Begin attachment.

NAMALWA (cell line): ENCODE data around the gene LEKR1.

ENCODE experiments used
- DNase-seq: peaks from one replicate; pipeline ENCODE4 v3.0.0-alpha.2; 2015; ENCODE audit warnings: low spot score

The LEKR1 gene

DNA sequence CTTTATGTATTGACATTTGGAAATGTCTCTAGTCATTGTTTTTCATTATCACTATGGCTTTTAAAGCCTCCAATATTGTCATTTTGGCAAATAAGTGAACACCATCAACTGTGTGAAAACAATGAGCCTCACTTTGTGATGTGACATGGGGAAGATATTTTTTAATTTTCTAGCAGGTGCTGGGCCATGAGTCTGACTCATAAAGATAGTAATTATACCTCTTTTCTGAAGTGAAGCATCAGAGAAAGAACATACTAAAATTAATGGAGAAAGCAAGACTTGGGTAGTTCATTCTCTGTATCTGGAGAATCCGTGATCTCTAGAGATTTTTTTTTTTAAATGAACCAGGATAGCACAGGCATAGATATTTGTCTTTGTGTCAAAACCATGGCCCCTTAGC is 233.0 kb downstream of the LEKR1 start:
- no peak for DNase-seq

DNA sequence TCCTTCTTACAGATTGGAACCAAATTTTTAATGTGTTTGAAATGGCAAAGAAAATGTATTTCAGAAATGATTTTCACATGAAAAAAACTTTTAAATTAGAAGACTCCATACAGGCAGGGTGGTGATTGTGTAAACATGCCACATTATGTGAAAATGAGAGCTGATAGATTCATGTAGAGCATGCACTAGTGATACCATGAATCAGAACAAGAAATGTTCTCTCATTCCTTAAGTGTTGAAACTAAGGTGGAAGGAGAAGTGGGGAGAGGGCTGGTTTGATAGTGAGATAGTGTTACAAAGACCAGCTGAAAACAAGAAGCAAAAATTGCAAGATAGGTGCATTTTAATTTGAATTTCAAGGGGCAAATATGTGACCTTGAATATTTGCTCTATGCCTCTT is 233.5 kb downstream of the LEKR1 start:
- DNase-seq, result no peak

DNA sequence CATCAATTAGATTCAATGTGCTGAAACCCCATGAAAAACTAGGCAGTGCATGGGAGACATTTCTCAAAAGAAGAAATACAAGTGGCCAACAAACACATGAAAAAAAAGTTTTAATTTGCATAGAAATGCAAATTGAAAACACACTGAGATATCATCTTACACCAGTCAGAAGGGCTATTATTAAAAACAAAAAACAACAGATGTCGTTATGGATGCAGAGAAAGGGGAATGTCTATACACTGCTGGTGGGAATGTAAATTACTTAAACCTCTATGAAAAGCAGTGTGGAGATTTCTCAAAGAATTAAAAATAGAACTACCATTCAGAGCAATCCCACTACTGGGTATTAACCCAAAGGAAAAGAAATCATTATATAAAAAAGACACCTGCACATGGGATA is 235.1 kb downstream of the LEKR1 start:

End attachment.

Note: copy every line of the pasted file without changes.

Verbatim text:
NAMALWA (cell line): ENCODE data around the gene LEKR1.

ENCODE experiments used
- DNase-seq: peaks from one replicate; pipeline ENCODE4 v3.0.0-alpha.2; 2015; ENCODE audit warnings: low spot score

The LEKR1 gene

DNA sequence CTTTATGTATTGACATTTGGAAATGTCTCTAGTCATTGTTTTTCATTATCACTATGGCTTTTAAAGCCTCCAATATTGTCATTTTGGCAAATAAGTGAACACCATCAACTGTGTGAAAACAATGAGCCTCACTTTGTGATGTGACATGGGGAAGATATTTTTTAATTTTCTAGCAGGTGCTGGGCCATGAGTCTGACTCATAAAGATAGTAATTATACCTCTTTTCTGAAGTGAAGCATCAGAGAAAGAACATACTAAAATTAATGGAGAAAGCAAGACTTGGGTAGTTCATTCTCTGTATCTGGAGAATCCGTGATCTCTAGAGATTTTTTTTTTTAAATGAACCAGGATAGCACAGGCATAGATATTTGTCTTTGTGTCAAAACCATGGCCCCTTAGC is 233.0 kb downstream of the LEKR1 start:
- no peak for DNase-seq

DNA sequence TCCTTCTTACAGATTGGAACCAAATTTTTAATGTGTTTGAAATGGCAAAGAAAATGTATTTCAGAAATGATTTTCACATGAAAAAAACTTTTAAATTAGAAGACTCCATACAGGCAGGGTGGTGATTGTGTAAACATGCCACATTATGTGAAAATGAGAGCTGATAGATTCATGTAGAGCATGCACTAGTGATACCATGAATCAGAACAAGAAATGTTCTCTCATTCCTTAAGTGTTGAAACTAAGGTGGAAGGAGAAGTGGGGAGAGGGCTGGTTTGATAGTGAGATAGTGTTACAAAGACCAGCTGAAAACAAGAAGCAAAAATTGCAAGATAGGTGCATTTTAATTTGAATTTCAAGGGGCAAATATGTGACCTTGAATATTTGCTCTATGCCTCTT is 233.5 kb downstream of the LEKR1 start:
- DNase-seq, result no peak

DNA sequence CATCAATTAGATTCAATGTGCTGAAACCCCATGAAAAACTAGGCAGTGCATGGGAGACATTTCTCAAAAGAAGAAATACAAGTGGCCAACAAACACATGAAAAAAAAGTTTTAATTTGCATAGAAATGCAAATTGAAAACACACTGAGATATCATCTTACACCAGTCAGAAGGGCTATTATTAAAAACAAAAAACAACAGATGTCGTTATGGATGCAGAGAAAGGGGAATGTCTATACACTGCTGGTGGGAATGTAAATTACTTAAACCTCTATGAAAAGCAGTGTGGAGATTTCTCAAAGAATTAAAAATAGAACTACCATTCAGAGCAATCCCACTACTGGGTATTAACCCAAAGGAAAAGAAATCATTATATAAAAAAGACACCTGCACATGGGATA is 235.1 kb downstream of the LEKR1 start: